i feared your posts would be more like ^ this one. i’m happy to be proven wrong.

  3. “For this reason, we all need to watch our beliefs and see how to improve them. Likewise, we can sometimes help others by moving them toward healthier beliefs” (Sabio)

    High-five (smack)

    Life is all about growth and beliefs need to also grow. I think someone that holds onto a belief that only hurts people – then I am not sure that is healthy for society (ie: I look in the direction of Christians that deny gay rights in the church and society). Things change; we need to change as; we need to become more mature as well.

    “Atheists, are worthless unless we accept Jesus in our hearts or we will all burn forever in hell. So tell me, which view is more paternalistic?” (Sabio)

    True. However, this is not the view of ‘all’ Christians but I get the generalization – American/Western Christianity is ‘hell-bent’ and meant to be divisive (IMHO). Which is why many of us fellow Christians have backed completely away from that version of reading scripture through this strong cultural lense of Western ideology.

    That being said, I don’t care what someone calls my faith in God – as long as they do not seek violence I give everyone the right to ‘freedom of speech’.

  4. Your paragraph on paternalism reminded me of a cute little quote I got from a forum somewhere. I’ve exchanged the original word “arrogant” from the quote and instead used your “paternalistic”:

    “I’m not paternalistic. I’m pedantic. Allow me to explain to you the difference…”


  5. @ I-married :
    You may find out that I am not fighting the battle you imagine. I choose the title intentionally. Glad you’re reading — keep me honest!

    @ Luke :
    Yeah, I hesitated to put “utilitarian” suspecting that someone would focus on it — and there you are. Smile !
    I wrote “utilitarian” to simply explain one aspect of my logic in case someone started diverting the conversation to how we make decisions of “healthy” vs “unhealthy” (which I did not want to happen). So I tried to say that my tendency in big picture analysis is “utilitarian ethics” but actually, my fine picture (case-by-case, day-by-day) analysis is usually in terms of “virute ethics”. Others modules play all the time too. My post on “The Moral Mind” illustrates my position on this. You read that post — my guess is that we may be close to agreement on my view of how the moral mind works. Not sure if we agree on how best to tune the moral mind, though. We have never dialogued on that.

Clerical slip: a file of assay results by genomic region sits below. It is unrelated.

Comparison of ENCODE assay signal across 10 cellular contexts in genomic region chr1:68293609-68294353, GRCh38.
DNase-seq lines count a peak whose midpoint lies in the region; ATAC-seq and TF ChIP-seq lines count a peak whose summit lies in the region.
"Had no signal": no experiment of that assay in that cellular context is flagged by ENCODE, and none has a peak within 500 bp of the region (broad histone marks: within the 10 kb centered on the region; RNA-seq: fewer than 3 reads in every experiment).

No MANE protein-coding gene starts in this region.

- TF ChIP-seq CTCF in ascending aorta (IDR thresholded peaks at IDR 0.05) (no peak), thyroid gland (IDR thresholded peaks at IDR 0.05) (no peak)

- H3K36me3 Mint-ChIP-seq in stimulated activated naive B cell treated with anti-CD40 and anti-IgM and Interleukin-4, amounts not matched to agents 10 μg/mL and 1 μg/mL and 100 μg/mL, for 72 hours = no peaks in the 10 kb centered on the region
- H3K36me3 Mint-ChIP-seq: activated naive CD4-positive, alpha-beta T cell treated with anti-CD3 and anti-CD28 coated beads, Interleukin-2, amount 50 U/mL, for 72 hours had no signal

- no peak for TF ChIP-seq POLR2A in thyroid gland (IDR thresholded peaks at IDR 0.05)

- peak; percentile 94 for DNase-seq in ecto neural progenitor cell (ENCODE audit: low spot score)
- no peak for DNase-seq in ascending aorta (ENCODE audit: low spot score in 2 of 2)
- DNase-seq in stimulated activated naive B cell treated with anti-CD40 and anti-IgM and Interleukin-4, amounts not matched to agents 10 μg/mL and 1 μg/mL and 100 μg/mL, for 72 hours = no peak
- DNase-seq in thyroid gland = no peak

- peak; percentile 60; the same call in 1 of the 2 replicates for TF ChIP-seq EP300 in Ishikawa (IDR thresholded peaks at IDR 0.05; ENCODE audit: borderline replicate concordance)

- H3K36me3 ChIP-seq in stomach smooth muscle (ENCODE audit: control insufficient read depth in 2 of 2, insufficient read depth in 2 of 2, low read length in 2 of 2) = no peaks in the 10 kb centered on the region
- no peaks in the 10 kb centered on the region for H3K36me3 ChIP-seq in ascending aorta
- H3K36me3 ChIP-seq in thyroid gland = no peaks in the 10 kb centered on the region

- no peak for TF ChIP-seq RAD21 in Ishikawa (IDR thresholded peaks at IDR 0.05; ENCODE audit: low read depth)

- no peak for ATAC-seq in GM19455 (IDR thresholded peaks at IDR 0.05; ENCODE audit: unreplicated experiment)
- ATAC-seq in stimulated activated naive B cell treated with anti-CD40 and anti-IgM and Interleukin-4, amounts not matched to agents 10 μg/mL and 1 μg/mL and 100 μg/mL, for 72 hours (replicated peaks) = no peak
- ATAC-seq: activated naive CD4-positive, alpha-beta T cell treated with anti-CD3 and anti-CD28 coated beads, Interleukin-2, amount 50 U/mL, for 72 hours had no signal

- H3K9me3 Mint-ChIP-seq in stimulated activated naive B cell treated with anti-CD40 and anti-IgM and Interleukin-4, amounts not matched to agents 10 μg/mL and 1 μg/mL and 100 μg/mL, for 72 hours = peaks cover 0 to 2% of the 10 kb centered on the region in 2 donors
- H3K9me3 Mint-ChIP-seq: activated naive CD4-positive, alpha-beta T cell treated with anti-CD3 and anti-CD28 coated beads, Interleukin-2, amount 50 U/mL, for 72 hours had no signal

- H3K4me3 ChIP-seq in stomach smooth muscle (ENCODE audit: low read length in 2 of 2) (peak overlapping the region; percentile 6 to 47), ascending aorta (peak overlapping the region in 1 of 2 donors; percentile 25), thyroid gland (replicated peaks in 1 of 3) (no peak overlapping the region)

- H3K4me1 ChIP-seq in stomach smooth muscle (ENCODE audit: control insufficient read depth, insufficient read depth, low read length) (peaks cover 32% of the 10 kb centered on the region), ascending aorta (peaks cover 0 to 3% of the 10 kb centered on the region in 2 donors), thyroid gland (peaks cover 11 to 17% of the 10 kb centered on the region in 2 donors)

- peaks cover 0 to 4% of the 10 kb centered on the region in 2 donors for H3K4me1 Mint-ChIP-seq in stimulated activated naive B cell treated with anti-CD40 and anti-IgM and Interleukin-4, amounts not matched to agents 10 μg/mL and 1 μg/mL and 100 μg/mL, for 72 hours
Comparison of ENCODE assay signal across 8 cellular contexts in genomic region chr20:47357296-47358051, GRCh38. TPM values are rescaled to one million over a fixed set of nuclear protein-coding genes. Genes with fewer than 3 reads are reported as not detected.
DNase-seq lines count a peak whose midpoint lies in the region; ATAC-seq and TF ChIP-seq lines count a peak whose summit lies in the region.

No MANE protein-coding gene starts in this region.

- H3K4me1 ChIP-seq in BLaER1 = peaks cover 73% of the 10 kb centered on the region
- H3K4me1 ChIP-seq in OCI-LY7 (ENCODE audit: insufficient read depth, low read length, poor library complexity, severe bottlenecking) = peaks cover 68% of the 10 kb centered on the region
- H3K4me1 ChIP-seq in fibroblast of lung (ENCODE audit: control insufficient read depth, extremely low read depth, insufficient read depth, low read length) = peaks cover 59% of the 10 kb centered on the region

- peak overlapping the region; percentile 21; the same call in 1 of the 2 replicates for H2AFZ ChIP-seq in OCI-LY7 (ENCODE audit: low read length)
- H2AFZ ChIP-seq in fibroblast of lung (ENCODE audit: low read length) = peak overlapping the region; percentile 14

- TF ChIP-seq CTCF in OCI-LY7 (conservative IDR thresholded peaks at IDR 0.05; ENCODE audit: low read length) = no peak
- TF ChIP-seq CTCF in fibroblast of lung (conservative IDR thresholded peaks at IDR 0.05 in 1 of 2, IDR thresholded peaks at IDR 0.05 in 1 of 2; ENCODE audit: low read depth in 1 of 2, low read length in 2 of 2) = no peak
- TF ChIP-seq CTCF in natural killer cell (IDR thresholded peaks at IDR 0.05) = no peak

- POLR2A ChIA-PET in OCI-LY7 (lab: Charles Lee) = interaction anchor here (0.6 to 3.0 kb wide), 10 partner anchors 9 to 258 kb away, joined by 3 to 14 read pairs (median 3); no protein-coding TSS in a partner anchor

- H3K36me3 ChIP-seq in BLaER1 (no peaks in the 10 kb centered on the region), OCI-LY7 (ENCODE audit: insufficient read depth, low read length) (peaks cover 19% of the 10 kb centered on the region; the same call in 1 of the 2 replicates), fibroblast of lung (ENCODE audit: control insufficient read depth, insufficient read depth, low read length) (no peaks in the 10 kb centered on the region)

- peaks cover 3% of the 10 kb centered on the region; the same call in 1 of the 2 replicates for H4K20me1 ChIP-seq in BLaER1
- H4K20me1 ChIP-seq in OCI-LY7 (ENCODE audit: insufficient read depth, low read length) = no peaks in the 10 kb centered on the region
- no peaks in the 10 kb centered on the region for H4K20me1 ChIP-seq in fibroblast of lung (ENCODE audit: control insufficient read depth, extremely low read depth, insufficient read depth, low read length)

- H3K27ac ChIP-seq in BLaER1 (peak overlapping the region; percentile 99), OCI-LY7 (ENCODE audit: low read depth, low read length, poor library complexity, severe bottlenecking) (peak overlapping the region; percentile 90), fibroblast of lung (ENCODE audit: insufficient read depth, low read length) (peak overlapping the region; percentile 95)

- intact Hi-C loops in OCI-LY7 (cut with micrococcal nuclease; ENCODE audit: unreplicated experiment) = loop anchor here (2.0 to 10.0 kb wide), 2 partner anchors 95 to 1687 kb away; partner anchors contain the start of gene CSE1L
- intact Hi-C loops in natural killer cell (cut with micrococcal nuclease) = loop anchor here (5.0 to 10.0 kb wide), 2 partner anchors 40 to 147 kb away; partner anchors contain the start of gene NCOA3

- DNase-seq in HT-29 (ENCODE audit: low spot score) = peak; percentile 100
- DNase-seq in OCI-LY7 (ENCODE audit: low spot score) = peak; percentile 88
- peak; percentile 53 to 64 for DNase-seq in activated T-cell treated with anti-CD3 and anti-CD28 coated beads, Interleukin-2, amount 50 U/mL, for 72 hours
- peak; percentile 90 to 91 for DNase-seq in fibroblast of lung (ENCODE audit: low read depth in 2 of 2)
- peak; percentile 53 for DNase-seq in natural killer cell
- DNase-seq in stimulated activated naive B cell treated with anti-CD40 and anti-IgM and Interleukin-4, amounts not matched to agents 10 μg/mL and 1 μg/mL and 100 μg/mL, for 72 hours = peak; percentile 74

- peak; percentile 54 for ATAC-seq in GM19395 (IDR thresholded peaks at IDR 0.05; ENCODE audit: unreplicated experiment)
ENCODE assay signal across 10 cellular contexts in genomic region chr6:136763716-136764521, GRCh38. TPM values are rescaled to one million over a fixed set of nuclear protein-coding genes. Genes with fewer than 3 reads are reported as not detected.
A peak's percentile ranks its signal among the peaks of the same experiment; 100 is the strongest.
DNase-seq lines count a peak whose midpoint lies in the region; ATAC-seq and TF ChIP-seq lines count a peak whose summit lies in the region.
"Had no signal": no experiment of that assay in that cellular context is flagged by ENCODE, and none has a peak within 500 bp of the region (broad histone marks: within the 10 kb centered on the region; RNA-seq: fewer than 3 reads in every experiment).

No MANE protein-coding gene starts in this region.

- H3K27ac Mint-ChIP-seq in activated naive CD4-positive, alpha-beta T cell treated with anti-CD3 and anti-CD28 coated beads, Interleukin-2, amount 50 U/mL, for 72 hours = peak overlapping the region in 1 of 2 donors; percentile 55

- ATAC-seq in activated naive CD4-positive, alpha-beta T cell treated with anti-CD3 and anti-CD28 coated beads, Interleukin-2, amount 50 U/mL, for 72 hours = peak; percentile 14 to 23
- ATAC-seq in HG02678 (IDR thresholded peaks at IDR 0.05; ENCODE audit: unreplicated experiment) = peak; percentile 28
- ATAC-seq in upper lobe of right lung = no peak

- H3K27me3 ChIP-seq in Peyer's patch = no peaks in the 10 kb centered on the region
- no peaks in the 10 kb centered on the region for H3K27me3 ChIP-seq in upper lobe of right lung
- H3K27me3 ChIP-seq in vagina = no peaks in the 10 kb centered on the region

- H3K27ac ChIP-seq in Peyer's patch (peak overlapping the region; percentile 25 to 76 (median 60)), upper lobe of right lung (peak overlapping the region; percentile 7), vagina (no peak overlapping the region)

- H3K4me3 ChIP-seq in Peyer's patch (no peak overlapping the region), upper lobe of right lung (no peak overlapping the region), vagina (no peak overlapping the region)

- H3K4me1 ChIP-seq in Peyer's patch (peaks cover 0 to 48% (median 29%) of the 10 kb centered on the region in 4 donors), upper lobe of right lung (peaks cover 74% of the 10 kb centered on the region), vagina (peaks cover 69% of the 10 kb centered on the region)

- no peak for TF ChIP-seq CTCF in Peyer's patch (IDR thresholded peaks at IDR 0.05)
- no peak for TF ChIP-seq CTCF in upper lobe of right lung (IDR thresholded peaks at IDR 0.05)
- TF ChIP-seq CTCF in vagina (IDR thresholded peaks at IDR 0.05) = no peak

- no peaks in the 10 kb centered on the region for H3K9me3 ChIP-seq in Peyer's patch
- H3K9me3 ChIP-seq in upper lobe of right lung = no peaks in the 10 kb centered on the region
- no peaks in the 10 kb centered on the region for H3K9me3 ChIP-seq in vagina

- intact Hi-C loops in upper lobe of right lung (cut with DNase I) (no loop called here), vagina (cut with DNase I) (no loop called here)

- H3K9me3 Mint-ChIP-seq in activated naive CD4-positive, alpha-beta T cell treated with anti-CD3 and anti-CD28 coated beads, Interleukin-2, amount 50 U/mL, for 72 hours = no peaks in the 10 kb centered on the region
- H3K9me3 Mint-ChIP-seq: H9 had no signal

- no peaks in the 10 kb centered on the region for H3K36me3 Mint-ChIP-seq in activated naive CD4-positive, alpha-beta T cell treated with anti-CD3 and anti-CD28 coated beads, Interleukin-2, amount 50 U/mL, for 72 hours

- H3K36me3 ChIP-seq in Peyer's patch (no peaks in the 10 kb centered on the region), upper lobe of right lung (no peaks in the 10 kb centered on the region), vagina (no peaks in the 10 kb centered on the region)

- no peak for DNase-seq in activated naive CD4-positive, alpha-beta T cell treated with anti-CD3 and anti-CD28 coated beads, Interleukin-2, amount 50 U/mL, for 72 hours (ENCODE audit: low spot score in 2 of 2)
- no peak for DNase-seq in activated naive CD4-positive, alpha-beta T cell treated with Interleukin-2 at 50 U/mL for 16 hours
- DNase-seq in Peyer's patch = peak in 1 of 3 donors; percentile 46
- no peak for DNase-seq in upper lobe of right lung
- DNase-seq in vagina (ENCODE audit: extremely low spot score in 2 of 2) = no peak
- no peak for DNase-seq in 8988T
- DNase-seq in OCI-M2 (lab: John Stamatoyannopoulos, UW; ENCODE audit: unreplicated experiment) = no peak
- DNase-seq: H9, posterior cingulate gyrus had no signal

@ Society :
    Yep, hugely different doctrinal clusters for people calling themselves “Christians”. Some Christians are more like some Buddhists and some are more like Jihadist Taliban. I try not to generalize — tough to get a safety, caveat clause in every sentence ! But it is worth trying. Thanks.

    @ Andrew :
    LOL !

  6. imarriedaxtian

    imax smack palm on forehead after re-reading Sabio’s post

    Sabio, you remind me of my old zen master i studied under for a short while about 35 years ago. I REALLY need to get rid of all my presuppositions when i read your postings. :bow:

    BTW i read all your new postings. Its all the old ones I am slowly struggling over (as well as the blogs of all your nice friends). Just watch your visitors’ countries counter. If the Malaysian flag gets a new click, its probably me. 🙂

  7. @ I_Married
    Glad you are enjoying. Though me ideas and challenges as you come up with ideas.